‘O worship the Lord in the beauty of holiness: let the whole earth tremble before him’ (Psalm 96:9)

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Ron Nicolson


My main question in this article is: Is there a place and a future for persons who still hold to the centrality of Christ, or of Jesus of Nazareth, in their lives, but who are agnostic about what traditional Christianity would hold to be central points of dogma or even about the existence of what Cupitt and others have called an ‘objective God’? My view is that the liberal theology which dominated the 1950s and 1960s has given way to more conservative and indeed near fundamentalist views in both Protestant and Catholic Theology. It is to be noted though, that within both evangelical and catholic circles, there is some evidence of a swing back to more liberal views. Most people in the Western world have however lost any link with the church or with institutional Christianity. Yet, according to polls, a surprising number still claim that they ‘pray’ and believe in a ‘higher power’. Movements such as the Sea of Faith, or Progressive Christianity attempt to hold on to Christian imagery and cultus while leaving open the question of whether the concept of God is any more than a human construction. Attendance at Cathedral-type worship where dignified ceremony and beautiful music leave the worshipper free to place his or her own interpretation on the words is steadily increasing. Given this state of affairs, my question is: Does this signify a new form of religious belief, more fluid and less linked to institutional dogma? Following James Fowler, my view is that the direction that the most mature form of faith, is that which acknowledges ambiguity and unknowableness in religious belief. Robert Ellwood also suggests that the Western post-Christian world is moving unto what he calls the ‘folk-religion’ stage where persons may follow many different religious beliefs and practices simultaneously in a syncretistic way without believing any of them in a literal sense, or alternatively believing them all, despite difference and incongruity. Is this the future of religion? Is there a future for a type of Christianity which still reads the scriptures, practices the liturgies, tells the stories but does not necessarily believe that Jesus is God incarnate or indeed that there is any God? These are the issues the chapter addresses.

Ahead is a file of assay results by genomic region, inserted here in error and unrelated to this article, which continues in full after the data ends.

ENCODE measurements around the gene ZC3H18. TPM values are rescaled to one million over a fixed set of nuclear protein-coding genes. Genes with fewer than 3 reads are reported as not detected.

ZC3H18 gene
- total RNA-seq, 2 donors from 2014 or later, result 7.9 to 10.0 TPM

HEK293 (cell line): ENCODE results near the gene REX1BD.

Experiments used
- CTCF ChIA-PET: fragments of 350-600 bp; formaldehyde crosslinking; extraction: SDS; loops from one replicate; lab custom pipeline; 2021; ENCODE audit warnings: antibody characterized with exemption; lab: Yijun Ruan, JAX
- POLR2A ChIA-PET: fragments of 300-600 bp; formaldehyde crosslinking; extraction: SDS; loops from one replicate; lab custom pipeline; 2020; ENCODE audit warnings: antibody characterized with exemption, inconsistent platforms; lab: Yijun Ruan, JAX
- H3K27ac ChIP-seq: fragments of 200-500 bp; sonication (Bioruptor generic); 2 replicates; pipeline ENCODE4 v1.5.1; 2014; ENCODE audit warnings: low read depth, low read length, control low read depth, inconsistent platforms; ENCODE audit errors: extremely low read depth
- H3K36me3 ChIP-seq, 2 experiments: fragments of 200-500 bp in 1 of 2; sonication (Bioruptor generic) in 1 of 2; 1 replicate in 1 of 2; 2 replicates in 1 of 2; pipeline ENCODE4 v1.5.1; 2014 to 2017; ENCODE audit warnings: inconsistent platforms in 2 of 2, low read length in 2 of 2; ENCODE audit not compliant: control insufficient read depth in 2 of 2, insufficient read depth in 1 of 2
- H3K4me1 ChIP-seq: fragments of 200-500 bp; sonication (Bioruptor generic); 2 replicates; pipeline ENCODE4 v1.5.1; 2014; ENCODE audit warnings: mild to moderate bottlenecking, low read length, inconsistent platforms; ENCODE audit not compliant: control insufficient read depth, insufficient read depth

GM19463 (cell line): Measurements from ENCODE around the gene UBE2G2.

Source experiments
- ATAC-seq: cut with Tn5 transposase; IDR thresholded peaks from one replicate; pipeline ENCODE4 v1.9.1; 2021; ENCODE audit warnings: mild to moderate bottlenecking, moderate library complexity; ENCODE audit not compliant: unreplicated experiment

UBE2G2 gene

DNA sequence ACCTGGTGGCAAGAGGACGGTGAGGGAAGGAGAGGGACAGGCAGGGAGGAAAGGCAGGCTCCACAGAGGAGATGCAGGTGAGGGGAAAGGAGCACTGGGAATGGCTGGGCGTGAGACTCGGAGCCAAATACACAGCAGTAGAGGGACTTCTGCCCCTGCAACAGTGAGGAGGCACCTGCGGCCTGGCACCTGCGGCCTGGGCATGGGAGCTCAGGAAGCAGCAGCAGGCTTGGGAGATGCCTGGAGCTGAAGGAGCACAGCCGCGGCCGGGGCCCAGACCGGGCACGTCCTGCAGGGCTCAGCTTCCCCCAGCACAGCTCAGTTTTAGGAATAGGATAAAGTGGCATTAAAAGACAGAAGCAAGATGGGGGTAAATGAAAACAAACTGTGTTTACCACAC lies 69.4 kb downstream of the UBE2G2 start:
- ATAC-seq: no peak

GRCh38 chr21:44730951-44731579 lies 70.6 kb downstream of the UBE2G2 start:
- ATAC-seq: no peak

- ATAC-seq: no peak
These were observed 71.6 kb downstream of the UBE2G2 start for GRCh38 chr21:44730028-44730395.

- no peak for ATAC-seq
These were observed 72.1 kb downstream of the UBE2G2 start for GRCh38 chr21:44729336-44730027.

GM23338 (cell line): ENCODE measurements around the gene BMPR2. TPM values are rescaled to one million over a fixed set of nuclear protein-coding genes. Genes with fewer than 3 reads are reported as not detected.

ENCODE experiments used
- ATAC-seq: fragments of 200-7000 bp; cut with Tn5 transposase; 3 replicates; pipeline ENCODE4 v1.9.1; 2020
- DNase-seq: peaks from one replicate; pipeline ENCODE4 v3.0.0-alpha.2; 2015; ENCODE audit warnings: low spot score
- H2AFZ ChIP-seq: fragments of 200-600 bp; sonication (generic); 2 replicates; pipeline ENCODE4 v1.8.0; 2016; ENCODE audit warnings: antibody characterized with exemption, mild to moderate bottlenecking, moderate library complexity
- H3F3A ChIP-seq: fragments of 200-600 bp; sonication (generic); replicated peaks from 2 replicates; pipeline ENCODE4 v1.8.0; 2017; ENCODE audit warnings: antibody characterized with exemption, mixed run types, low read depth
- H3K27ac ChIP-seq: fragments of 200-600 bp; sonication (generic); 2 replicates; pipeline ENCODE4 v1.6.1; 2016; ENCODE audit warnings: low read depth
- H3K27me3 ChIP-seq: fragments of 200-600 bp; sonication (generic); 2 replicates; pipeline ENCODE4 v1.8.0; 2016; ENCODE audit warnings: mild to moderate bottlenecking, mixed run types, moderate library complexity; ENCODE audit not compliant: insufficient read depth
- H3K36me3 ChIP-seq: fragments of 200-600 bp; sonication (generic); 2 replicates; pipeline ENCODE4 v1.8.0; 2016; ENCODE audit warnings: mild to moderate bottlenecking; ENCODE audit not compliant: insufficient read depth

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How to Cite
Nicolson, R. (2018). ‘O worship the Lord in the beauty of holiness: let the whole earth tremble before him’ (Psalm 96:9). Journal for the Study of Religion, 31(1), 237-249. Retrieved from https://journals.ukzn.ac.za/index.php/sra/article/view/762
Historical Perspectives on Theology
Author Biography

Ron Nicolson, University of KwaZulu-Natal